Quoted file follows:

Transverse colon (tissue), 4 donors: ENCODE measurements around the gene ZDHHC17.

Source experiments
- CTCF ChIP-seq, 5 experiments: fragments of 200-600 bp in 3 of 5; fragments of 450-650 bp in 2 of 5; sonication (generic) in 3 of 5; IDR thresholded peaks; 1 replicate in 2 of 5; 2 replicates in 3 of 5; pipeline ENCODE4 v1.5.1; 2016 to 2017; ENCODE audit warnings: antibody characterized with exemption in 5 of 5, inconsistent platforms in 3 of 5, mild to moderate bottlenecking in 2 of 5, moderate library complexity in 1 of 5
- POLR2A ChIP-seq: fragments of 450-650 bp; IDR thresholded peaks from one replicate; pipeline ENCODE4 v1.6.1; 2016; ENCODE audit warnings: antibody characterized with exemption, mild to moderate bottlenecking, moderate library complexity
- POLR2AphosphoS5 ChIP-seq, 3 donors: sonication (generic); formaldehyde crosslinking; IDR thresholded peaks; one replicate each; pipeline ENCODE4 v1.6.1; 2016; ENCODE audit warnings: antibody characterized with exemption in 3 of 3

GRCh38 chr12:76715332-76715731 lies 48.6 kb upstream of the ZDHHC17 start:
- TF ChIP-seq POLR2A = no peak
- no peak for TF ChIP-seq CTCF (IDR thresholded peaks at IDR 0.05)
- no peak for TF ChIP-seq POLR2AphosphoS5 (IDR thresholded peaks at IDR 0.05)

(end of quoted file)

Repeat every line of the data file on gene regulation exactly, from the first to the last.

Transverse colon (tissue), 4 donors: ENCODE measurements around the gene ZDHHC17.

Source experiments
- CTCF ChIP-seq, 5 experiments: fragments of 200-600 bp in 3 of 5; fragments of 450-650 bp in 2 of 5; sonication (generic) in 3 of 5; IDR thresholded peaks; 1 replicate in 2 of 5; 2 replicates in 3 of 5; pipeline ENCODE4 v1.5.1; 2016 to 2017; ENCODE audit warnings: antibody characterized with exemption in 5 of 5, inconsistent platforms in 3 of 5, mild to moderate bottlenecking in 2 of 5, moderate library complexity in 1 of 5
- POLR2A ChIP-seq: fragments of 450-650 bp; IDR thresholded peaks from one replicate; pipeline ENCODE4 v1.6.1; 2016; ENCODE audit warnings: antibody characterized with exemption, mild to moderate bottlenecking, moderate library complexity
- POLR2AphosphoS5 ChIP-seq, 3 donors: sonication (generic); formaldehyde crosslinking; IDR thresholded peaks; one replicate each; pipeline ENCODE4 v1.6.1; 2016; ENCODE audit warnings: antibody characterized with exemption in 3 of 3

GRCh38 chr12:76715332-76715731 lies 48.6 kb upstream of the ZDHHC17 start:
- TF ChIP-seq POLR2A = no peak
- no peak for TF ChIP-seq CTCF (IDR thresholded peaks at IDR 0.05)
- no peak for TF ChIP-seq POLR2AphosphoS5 (IDR thresholded peaks at IDR 0.05)